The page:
It's a small-group session - sounds like just 3 musicians. I can't figure out what percussion is being used here. It's definitely not qraqeb. Sounds a little like a hi-hat, but I think more likely it's someone using spoons on a tea tray, or some other such improvised utensils. Pretty mellow vibe.

The spine reads: Lila ma3 Noujoum Essaouira / Lila ma3 Gnaoua fi Essaouira (Night with the Stars of Essaouira / Night with Gnawa in Essaouira). This ostensibly refers to the Gnawa lila ceremony, though the songs are all over the place (in terms of what parts of the ceremony they are pulled from), and the vibe is nothing like a lila. Non-Gnawa (including festival promoters and cassette/CD companies) are pretty loose with the term lila. The several times I attended the festival in Essaouira, there were events billed as "lila-s" held away from the main stage. These were not lila ceremonies, but rather small concerts featuring Gnawa groups (without the ubiquitous jazz-fusions that occurred on the main stages).

Even with the misleading lila reference, the tape is pretty enjoyable - an interesting selection of songs, and strong playing from Maalem Omar.

1) Track 1: La ilaha illa Llah / Mulay 'Abdelqader / Ara ara chaw / Tilku lila / Chabakro
2) Track 2: Bunga Bunga Bulila / Jabuna / Marhaba Baba Mimoun / Lalla Meryem Chelha / Moulati Fatima / Casa Casa ya Tungra
3) Lalla Zohra / Majdouba Lalla Rqiya

4) Budali Sidi Rahhal

Get it here.

Sunday, January 8, 2012

Hmida Boussou - Subtle and Serious Guinbri Sounds

OK - enough with the Pokémon you say? Scraping the bottom of the stash? Au contraire! If chaabi Pokémon ain't your style, consider it an audio palate cleaning, a slice of picked ginger on your sushi platter, to get your ears ready for some full-on tagnawit sounds.

The late Hmida Boussou (of Casablanca, but with roots in Marrakech) was a serious, deep Gnawi maalem. His guinbri spoke volumes, and we're lucky to have some fantastic recordings of him in the Al Sur 5-disc Gnawa Leila series. He didn't record many commercial cassettes in Morocco. This is one of only a couple that I've seen. It appears to date from the 1980s, though it's hard to say for sure. I picked it up around '93, and it's a great one.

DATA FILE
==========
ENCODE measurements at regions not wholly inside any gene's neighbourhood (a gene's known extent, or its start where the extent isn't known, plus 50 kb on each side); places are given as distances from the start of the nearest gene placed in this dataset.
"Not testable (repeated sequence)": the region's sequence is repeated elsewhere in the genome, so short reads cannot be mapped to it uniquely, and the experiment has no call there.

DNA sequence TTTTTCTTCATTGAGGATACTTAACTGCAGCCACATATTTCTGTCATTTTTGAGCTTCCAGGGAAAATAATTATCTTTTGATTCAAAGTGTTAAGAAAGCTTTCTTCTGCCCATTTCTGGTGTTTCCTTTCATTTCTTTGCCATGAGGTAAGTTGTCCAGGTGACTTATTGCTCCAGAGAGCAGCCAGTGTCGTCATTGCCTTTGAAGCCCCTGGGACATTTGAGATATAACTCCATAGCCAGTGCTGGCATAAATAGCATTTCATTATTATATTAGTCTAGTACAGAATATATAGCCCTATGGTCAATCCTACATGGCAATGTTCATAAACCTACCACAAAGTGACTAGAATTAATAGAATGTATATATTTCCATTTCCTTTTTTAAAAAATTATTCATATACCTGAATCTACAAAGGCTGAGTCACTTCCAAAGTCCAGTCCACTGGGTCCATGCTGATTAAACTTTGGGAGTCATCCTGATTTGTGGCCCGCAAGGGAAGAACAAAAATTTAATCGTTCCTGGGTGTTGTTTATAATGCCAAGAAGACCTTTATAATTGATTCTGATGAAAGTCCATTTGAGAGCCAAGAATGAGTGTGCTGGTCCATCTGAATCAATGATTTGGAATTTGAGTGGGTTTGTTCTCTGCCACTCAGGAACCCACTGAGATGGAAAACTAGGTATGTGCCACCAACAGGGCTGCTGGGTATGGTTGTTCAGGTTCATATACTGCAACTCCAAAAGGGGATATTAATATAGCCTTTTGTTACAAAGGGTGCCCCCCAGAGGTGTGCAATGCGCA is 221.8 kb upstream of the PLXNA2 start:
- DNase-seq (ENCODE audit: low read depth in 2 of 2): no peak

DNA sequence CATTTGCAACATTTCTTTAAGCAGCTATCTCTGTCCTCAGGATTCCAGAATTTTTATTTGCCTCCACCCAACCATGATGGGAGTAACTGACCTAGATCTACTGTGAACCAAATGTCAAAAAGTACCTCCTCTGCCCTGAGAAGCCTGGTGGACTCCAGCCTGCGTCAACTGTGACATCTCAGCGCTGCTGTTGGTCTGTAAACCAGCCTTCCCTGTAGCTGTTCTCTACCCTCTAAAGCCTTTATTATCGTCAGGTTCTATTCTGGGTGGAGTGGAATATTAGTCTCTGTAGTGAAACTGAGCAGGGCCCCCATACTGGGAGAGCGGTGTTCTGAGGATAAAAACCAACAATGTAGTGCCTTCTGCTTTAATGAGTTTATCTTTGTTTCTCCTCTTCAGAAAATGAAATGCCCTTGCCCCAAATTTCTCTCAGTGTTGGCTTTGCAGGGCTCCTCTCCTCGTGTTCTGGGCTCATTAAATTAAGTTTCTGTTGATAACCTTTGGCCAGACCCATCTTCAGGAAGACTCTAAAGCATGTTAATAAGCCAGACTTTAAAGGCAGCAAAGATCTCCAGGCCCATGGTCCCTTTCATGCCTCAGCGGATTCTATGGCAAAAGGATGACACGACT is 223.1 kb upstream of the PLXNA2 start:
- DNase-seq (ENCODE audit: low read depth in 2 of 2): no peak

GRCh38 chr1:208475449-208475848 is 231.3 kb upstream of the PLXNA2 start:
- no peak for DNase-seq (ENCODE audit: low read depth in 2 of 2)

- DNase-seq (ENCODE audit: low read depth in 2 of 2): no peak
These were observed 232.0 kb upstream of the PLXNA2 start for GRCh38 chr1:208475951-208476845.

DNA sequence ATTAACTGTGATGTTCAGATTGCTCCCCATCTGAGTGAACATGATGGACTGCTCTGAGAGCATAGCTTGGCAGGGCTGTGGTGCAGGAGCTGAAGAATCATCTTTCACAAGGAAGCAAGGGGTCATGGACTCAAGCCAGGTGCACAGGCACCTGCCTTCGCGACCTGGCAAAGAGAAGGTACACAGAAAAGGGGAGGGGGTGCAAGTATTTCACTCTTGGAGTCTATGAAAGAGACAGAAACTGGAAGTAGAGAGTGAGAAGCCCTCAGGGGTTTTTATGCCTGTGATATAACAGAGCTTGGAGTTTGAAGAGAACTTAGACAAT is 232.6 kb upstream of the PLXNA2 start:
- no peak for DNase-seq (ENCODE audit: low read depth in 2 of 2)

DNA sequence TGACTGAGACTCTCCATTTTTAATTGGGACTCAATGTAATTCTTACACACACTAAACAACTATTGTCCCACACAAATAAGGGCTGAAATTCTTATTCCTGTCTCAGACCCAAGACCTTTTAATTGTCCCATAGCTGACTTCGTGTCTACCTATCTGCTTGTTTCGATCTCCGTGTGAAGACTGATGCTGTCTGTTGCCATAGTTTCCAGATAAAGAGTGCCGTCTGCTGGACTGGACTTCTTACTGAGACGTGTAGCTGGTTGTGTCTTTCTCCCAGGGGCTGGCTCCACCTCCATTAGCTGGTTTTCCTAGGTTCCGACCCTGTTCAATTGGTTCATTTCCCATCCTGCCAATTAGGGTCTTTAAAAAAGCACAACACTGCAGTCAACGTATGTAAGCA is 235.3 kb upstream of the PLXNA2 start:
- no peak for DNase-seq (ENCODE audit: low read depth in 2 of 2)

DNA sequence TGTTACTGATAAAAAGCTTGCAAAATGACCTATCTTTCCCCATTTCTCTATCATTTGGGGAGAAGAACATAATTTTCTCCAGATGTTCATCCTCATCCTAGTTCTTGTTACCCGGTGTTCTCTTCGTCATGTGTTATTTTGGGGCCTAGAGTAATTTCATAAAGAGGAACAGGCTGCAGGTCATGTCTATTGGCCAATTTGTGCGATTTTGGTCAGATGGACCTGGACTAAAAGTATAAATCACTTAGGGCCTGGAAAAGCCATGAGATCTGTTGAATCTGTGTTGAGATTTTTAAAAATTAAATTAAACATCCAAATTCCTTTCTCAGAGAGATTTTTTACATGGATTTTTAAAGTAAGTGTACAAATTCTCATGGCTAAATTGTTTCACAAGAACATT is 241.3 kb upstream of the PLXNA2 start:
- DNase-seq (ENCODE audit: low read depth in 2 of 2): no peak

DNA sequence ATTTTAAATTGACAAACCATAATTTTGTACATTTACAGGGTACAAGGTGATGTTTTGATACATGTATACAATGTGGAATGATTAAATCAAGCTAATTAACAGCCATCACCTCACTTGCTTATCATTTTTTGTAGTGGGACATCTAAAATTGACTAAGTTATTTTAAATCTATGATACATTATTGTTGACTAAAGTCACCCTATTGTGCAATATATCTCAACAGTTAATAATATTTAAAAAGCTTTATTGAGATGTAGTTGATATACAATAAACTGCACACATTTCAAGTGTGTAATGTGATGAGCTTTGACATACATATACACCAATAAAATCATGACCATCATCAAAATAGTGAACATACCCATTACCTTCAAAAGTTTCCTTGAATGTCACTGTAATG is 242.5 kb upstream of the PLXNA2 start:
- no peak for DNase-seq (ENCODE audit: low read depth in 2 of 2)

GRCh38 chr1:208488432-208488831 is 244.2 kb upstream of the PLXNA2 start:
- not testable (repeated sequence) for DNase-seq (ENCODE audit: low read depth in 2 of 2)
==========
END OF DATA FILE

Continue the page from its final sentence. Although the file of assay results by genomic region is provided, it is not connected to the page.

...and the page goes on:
The guinbri is prominent in the mix but not distractingly so. One of my pet peeves with Gnawa recordings and electrified performances is that the guinbri is sometimes too far up front in the mix, destroying the dynamic tension between the sound of the guinbri and that of the incessant, clattering qraqeb. That being said, Maalem Hmida's playing is so subtle and consistent that it withstands being so "naked" in the mix. (This is also the case on disc 1 one of the Al Sur series.)

Discographic note: J-card lists the cassette publisher as "Sawt er Rbi3", but cassette shell reads Edition el Kawakib. Song titles, however, appear to be correct.

With a couple of exceptions (Sadie Fulani Hiriza and Wahyana Waye), nothing here duplicates anything Maalem Hmida plays in the Al Sur series.

1) Ouled Bambara (includes Chalaba Titara, Sadie Fulani Hiriza, Wahyana Waye)
2) L3afou Moulana (climax of the Ftih ar Rahba suite. Performed atypically here with interlocking clapping rather than with qraqeb.)
3) 3aicha l-Hamdouchia (includes Baba L-Ghumami, Sidi Muhammad ya Suba3i, Marhaba ya Mimoun Marhaba, 3aicha L-Gnawiya, 3aicha Qandisha) 

Get it here.